If upgrading your square footage is any litmus test of how City firms feel about the future then a raft of them including DLA Piper, Bird & Bird and Field Fisher Waterhouse (FFW) can be said to be in confident mood.
As reported by Property Week on Tuesday (11 June), top Global 100 firm DLA is the most recent UK firm looking to expand its City office space, hiring Jones Lang LaSalle (JLL) to carry out a search for up to 200,000 sq ft of space, an increase on the 110,000 sq ft office it currently occupies in Noble Street.
Last week, top 40 UK firm FFW reportedly placed a bid to take on several floors of a Thames-side site, and Bird and Bird, which recently announced a turnover increase of 6%, last month took on 142,500 sq ft of office space at Great Portland Estates’ New Fetter Lane office building. Hill Dickinson, Quinn Emanuel Urquhart & Sullivan and Gateley all increased their City space late last year.
On the one hand, no real trend can be read into the upgrades as many have either been driven by firms’ need to consolidate multiple sites or move out of old, no longer fit for purpose buildings. DLA, which currently operates out of two bases in London, is looking to bring both offices under one roof prior to the expiry of its current leases. Bird & Bird, meanwhile, is consolidating three into one.
Furthermore, amidst only fledgling signs of economic recovery in Europe, nor should the moves be taken as a sign of City law firms being over confident. Many firms are deeply aware of client perception and JLL director Richard Proctor said: ‘I don’t see a trend of people taking extravagant office space. They are saying that they have got to strike the balance between appearing professional without clients asking why their office looks so expensive.’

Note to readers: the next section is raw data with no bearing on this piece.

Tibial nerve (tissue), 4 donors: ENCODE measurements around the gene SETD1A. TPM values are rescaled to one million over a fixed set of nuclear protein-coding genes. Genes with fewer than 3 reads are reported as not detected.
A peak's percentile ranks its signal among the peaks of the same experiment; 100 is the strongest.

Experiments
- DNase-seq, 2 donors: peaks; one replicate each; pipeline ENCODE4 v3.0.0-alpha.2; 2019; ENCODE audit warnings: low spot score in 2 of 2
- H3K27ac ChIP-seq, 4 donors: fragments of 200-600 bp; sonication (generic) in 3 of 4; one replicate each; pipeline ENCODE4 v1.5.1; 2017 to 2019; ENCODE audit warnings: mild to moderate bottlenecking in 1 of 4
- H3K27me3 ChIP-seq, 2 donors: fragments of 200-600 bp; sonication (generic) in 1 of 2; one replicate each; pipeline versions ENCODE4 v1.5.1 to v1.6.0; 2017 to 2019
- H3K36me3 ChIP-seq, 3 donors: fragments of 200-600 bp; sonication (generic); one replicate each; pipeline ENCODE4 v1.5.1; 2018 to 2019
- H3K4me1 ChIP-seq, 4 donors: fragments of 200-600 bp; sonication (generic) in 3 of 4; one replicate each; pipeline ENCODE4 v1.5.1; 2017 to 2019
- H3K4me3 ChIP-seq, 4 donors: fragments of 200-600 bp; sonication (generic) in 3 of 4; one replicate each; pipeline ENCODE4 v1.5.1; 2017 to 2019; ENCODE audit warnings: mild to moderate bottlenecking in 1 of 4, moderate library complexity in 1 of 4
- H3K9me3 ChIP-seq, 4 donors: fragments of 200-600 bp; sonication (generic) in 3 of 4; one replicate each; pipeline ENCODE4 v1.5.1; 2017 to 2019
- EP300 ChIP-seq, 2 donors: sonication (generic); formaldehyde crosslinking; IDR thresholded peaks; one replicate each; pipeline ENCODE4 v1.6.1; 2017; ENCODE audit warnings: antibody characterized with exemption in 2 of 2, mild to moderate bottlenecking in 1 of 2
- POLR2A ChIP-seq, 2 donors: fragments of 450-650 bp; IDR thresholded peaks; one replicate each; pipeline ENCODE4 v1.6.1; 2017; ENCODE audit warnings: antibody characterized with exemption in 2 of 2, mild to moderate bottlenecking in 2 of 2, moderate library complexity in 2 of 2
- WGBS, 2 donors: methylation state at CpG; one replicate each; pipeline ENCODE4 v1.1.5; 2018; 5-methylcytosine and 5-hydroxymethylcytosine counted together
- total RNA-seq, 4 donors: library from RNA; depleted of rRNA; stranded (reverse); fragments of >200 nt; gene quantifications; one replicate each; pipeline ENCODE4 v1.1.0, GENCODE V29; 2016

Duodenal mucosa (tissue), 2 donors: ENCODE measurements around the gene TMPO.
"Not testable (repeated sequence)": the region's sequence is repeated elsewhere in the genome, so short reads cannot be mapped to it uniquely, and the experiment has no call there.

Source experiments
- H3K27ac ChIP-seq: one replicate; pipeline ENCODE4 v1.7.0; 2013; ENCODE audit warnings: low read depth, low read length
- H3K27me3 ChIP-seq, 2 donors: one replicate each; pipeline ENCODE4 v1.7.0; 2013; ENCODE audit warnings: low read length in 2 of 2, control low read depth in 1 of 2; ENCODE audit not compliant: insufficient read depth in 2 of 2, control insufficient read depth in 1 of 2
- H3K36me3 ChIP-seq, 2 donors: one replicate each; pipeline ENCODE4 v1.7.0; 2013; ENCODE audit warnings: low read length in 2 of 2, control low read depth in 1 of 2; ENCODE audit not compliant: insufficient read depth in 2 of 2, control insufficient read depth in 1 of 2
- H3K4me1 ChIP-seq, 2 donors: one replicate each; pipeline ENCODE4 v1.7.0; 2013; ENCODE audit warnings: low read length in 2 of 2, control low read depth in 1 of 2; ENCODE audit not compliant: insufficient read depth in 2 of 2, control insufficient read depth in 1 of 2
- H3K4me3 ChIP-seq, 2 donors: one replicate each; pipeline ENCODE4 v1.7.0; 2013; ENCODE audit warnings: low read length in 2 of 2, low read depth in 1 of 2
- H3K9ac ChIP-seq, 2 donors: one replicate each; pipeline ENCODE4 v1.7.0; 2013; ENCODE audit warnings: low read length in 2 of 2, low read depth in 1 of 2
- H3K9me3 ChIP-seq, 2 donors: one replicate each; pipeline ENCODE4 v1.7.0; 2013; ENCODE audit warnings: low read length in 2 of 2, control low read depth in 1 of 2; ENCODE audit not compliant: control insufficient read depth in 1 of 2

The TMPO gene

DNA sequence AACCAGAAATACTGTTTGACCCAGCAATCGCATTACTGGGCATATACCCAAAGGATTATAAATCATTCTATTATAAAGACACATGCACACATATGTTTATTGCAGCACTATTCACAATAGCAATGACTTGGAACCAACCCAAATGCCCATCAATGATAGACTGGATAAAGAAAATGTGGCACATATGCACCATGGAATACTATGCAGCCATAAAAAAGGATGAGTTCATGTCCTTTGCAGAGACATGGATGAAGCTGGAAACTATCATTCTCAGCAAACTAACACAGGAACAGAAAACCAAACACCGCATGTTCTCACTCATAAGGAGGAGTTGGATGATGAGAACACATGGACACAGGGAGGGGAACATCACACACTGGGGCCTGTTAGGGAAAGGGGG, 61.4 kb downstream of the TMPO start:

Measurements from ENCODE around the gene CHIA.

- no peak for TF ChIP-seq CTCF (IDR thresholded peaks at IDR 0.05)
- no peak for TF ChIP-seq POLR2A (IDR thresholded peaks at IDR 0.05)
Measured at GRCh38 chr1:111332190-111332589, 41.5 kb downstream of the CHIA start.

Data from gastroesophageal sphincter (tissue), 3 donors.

All this aside, the expansions are nonetheless a positive sign and Perry said: ‘We have seen a lot of growth in the last few years, the firm has a lot of ambitious plans, we are very confident for the future.’
One trend that has arisen out of the moves is more visible creativity in the way City practices are using their space.
Proctor said: ‘All law firms are looking at ways they can use their space more effectively, include subletting space they don’t use to reduce their overheads.’
Perry added: ‘I suspect that there’s been a movement in the nature of the space that firms wish to use for direct client use so I think certainly we are looking to have much more imaginative options for our client facing area.’
While this may be so, only a handful of firms including Addleshaw Goddard, Reynolds Porter Chamberlain and Eversheds are taking the plunge by going open plan. At least one Magic Circle firm has considered and dismissed the idea of dispensing with their closed office space, and US firms’ use of larger offices to reward those higher up the hierarchy means they will be even further behind.
‘It will take a long time for the large firms, particularly US firms, to move to an open plan model,’ Proctor says.